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Some Democrats warn they could vote against giant spending bill if key climate provisions nixed

Several Senate Democrats expressed concerns Monday about Sen. Joe Manchin's refusal to support key climate change provisions in the sweeping spending and tax package backed by President Joe Biden, with some going as far as warning they may withdraw their support for the package if it significantly weakens the climate proposals.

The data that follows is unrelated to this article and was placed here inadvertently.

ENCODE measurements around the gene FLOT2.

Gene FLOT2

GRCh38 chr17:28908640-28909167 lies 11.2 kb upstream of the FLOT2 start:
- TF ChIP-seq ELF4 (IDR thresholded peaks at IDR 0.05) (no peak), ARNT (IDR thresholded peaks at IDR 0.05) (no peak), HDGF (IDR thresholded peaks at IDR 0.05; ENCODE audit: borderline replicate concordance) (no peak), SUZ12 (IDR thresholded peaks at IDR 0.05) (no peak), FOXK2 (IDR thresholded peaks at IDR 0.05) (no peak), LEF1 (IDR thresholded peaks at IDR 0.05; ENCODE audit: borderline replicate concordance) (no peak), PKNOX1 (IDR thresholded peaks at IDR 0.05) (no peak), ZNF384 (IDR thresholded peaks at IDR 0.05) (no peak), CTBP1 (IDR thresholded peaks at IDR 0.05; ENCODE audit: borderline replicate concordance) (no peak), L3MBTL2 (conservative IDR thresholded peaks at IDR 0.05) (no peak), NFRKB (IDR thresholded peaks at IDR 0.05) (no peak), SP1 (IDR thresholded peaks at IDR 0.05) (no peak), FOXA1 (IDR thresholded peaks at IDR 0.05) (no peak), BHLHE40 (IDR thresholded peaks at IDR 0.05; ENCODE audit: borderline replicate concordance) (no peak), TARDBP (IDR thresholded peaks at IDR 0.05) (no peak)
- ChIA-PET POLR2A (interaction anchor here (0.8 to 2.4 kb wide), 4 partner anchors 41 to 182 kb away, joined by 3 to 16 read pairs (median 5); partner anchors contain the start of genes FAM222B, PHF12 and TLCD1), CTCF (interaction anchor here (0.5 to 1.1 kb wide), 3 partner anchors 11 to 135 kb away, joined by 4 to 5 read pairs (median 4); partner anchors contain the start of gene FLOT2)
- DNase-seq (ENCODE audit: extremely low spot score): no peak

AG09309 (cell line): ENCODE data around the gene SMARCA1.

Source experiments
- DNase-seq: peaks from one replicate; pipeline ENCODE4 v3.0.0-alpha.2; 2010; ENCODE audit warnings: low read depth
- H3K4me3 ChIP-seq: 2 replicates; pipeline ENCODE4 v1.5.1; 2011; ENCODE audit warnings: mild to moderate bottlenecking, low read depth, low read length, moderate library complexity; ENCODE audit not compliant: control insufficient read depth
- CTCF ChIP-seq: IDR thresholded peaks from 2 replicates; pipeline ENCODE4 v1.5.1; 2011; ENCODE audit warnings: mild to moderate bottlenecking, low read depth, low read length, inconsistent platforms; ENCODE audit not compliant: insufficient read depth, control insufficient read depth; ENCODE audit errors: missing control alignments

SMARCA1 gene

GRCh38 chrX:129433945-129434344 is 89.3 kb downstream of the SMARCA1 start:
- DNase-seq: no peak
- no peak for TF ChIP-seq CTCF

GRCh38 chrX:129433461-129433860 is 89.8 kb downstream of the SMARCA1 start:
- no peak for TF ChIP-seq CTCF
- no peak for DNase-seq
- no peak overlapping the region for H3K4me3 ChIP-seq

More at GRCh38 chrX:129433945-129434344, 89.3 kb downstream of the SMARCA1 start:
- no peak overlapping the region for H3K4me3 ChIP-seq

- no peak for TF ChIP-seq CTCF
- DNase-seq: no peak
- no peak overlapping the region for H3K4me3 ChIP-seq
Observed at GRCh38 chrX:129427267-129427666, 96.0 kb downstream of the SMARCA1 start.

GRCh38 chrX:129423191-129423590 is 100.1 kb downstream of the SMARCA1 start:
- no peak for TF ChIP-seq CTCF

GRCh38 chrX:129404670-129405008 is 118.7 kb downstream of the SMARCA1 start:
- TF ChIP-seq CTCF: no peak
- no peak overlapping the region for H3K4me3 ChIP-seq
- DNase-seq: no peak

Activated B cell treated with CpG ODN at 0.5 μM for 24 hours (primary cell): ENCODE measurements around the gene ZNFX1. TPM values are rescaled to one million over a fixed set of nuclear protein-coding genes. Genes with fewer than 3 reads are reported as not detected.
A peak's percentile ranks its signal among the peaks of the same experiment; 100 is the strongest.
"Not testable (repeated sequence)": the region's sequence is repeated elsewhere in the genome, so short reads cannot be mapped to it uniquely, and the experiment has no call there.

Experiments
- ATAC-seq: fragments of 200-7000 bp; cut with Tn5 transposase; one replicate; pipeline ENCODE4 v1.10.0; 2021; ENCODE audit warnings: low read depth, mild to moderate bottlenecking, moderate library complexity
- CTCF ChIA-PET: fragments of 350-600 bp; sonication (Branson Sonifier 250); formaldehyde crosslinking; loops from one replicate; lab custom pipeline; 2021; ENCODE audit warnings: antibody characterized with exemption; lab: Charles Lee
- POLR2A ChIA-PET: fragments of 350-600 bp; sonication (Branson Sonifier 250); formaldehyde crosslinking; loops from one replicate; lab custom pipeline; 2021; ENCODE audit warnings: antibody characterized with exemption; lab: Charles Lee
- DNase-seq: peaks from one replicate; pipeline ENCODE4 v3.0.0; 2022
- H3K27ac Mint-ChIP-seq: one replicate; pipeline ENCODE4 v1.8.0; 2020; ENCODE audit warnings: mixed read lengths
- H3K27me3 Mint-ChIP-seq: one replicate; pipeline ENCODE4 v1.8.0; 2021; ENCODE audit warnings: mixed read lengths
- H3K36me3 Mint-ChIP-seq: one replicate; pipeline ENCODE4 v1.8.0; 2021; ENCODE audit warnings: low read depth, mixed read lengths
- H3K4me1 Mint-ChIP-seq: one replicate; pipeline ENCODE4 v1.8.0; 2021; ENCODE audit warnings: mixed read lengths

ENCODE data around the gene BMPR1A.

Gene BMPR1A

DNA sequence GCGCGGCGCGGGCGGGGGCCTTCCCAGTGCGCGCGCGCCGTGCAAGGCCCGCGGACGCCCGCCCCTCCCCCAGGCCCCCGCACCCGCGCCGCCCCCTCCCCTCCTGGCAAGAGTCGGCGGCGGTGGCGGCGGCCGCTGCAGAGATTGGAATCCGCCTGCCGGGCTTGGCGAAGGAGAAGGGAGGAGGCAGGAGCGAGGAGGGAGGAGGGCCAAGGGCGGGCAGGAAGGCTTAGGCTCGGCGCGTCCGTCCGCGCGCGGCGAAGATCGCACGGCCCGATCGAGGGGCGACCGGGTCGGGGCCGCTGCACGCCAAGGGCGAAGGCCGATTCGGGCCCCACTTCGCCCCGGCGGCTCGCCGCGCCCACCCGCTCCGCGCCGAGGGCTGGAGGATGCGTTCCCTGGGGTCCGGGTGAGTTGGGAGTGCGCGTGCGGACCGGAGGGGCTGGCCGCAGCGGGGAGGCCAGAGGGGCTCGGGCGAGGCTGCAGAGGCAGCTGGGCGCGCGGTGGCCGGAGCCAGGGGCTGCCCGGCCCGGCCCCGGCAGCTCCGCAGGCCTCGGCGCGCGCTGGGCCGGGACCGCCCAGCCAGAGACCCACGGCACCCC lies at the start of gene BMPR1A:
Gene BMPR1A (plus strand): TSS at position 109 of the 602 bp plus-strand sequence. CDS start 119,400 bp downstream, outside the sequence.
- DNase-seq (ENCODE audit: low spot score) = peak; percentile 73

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Who is Jane Coaston? Meet ‘The View’s New Guest Host, A New York Times Contributor
The View meets The New York Times, thanks to this week's guest host.
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The remote work revolution hasn’t happened yet